2011 U.S. Open: Rory McIlroy Wins His First Major Championship

wes burdenContributor IJune 20, 2011

BETHESDA, MD - JUNE 19:  Rory McIlroy of Northern Ireland poses with the trophy after his eight-stroke victory on the 18th green during the 111th U.S. Open at Congressional Country Club on June 19, 2011 in Bethesda, Maryland.  (Photo by Andrew Redington/Getty Images)
Andrew Redington/Getty Images

After basically giving away the Masters last April, many golf experts believed the stage was too big, too soon for the young Rory McIlroy.

After faltering down that nine hole stretch, how many majors would it normally take someone who gave away his first major to regain his or her composure, confidence and swing in order to compete, and win, their first major title.

For McIlroy, try just one.

The US Open, played this year at an expectedly tough Congressional, had all the makings for hard times and high scores.  With extremely tight fairways, even smaller greens and rough that no average golfer can hit out of, McIlroy showed the world why he is poised to win MULTIPLE majors throughout his career.

The time to recuperate from a major meltdown is different for all players (see: Phil Mickelson), and Rory proved this week why he will not be a one-hit wonder champion with the likes of Louis Oosthuizen.

No, McIlroy might not have been the leader in fairways hit or number of putts, but when you hit more greens in regulation, you don’t have to be.  Rory continually dazzled the millions watching at home with one spectacular shot followed by another.  By making shots from the rough look like shots everyone else was hitting from the fairway, any person with golf common sense knew that this tournament was McIlroy’s for the taking.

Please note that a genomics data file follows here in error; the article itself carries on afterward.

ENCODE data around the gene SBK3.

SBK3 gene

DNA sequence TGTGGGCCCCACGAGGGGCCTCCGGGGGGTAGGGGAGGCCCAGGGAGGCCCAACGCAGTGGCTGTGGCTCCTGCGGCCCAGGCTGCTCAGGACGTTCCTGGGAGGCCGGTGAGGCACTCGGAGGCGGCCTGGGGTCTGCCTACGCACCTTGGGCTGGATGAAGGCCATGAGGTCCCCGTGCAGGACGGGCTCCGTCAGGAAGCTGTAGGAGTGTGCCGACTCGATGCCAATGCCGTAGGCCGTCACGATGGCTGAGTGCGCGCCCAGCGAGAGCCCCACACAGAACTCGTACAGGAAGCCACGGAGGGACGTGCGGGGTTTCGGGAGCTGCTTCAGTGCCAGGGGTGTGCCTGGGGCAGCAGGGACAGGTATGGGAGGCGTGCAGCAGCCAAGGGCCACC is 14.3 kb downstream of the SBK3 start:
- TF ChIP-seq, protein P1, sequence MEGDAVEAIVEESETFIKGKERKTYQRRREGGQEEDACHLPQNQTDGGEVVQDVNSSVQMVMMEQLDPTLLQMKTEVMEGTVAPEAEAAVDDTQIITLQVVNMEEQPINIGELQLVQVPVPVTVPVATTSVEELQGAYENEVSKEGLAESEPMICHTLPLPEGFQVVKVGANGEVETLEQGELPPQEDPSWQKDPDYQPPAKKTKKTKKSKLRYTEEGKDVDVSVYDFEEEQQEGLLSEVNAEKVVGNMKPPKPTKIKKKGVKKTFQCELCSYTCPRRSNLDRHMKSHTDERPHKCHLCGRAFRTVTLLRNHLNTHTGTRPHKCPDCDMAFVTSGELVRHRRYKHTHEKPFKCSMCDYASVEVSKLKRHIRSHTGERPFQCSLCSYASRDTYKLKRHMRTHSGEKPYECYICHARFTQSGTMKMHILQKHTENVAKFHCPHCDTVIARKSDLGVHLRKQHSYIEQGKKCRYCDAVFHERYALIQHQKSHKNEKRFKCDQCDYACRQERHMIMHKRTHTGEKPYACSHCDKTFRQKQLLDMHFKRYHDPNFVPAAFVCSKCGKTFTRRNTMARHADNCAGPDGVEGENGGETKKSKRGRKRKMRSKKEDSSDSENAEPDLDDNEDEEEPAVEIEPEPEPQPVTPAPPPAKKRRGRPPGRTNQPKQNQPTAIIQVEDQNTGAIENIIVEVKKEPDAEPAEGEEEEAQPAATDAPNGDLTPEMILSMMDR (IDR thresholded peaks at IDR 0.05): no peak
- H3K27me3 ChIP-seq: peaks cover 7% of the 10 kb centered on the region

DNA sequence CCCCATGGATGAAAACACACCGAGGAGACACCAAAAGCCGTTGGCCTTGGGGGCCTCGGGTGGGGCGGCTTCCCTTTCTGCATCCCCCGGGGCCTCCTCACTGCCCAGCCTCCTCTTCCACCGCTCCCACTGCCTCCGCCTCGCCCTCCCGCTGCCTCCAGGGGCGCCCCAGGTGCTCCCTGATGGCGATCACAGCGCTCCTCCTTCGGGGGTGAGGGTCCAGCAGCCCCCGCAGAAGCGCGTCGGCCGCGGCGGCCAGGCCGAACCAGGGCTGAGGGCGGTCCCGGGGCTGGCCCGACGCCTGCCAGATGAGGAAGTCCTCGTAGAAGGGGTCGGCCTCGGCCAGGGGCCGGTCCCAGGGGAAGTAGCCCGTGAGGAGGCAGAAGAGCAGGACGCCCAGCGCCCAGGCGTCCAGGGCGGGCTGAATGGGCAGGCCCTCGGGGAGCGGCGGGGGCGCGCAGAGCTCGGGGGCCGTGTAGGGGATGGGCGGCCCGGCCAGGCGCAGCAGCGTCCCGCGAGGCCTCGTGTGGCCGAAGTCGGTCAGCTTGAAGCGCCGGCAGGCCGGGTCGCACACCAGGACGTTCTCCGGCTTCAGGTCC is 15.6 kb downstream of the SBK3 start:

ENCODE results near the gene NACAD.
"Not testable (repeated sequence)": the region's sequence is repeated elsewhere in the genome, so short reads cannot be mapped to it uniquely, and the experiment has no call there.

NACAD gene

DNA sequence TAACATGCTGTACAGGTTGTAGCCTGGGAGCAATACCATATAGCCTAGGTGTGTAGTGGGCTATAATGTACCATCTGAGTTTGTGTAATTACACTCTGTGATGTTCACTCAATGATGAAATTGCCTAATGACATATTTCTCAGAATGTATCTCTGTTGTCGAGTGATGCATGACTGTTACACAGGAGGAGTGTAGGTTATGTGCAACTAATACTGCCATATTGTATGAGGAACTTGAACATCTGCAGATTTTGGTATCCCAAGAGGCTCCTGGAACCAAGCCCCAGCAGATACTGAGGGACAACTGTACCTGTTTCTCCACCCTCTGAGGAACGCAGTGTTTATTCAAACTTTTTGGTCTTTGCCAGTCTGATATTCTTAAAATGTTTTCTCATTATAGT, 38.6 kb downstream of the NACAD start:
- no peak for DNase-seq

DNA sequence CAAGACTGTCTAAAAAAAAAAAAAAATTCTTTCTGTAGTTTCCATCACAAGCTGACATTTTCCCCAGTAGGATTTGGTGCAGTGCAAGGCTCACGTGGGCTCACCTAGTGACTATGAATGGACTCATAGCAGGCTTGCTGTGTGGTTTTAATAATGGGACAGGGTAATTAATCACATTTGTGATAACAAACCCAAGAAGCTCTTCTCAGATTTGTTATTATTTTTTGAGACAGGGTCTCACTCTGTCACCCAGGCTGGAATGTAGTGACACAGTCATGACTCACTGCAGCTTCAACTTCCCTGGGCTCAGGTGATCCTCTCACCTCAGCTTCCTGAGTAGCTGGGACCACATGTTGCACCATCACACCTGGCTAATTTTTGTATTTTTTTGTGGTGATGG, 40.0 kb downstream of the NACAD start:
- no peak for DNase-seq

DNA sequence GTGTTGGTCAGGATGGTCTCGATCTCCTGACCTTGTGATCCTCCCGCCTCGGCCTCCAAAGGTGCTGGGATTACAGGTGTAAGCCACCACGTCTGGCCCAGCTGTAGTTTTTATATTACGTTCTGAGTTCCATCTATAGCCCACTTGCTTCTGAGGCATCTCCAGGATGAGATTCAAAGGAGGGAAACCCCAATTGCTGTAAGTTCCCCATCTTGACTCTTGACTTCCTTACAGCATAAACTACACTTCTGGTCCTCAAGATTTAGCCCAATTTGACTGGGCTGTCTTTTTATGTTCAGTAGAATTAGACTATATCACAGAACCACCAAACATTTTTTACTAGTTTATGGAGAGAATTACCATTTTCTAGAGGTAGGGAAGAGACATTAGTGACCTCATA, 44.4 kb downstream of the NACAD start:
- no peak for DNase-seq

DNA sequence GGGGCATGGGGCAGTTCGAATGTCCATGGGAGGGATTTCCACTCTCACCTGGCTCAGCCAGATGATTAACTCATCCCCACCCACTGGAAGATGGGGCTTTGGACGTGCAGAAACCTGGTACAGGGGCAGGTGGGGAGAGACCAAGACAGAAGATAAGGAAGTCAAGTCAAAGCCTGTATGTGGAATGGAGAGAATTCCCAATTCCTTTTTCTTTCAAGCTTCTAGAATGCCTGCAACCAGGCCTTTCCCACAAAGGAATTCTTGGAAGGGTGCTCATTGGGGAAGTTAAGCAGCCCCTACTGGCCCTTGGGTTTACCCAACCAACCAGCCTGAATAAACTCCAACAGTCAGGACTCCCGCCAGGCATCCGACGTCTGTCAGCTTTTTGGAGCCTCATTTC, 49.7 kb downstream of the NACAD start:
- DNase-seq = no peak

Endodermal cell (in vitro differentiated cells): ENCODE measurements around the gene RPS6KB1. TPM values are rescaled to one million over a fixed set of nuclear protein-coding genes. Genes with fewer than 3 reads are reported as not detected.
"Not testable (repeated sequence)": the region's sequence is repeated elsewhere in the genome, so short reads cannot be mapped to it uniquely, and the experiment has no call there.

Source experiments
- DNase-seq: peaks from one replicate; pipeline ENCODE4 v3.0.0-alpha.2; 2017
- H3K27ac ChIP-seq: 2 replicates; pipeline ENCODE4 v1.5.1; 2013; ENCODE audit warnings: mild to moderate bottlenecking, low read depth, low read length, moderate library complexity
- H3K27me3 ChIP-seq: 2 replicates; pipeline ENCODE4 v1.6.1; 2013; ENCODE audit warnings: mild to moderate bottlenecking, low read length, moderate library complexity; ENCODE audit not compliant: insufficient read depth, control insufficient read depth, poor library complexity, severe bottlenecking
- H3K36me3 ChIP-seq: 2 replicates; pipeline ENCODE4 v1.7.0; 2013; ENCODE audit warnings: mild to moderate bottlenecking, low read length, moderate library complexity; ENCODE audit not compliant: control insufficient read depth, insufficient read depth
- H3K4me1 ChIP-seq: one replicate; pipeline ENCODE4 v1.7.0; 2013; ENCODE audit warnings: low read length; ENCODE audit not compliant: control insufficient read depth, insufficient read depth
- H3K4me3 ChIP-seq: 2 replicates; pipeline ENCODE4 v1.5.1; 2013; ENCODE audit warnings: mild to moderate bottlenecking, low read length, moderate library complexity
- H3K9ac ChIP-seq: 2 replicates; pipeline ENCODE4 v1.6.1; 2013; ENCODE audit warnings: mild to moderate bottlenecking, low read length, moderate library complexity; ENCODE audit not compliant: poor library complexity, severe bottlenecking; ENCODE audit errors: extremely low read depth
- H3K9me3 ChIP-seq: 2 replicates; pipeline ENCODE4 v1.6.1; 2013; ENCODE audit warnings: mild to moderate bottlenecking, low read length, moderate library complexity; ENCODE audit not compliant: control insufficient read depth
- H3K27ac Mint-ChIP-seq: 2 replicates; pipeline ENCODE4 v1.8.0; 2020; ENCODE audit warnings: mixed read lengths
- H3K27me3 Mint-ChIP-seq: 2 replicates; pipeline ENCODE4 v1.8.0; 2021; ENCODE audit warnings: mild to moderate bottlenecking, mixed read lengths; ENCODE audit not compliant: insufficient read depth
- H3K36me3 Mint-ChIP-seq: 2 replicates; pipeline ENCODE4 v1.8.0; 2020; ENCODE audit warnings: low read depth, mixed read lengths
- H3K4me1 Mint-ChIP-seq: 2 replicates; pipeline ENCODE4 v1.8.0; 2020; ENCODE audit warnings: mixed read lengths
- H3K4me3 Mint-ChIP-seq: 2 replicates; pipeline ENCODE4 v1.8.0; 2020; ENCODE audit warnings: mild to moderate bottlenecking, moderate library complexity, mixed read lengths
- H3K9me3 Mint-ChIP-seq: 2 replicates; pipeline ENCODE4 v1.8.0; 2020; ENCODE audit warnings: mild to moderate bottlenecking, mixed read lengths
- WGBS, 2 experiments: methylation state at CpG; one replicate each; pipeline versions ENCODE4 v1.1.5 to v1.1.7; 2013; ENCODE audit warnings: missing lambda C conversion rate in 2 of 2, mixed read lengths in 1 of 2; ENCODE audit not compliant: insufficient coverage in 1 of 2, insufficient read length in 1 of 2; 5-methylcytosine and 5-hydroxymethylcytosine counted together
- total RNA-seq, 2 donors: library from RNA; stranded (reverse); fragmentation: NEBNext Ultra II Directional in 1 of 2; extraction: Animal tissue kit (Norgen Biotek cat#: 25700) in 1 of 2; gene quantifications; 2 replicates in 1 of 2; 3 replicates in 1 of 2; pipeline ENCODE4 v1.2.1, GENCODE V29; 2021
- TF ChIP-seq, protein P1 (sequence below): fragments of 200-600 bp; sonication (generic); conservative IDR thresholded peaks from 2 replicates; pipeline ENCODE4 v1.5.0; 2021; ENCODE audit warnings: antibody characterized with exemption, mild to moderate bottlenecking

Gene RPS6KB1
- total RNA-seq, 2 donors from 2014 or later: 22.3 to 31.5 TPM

Now, here is where all the statisticians and history buffs come into play following a dominating performance such as what McIlroy just turned in.  They will tell you things like how he was the only competitor in the 60s each day, had the lowest total score in US Open history, and how he is only 22 years old and on his way to becoming this generation’s version of Tiger Woods.

Instead of comparing his feat to Woods’ 2000 Pebble Beach romp or any other compelling Open accomplishments, why don’t we just soak in what this young man has done in retribution for showing no gusto at Augusta.  McIlroy looked like a lost child that last day back in April, and now only a short two months later, he has struck away those demons and hopefully plans on never returning to them in the future.

This Open could also have been a sign from the golf gods above, as if they were looking down on McIlroy before the start of the tournament and decided now was a good enough time to pay him back for what they did to him only a short time ago.

Better early than never.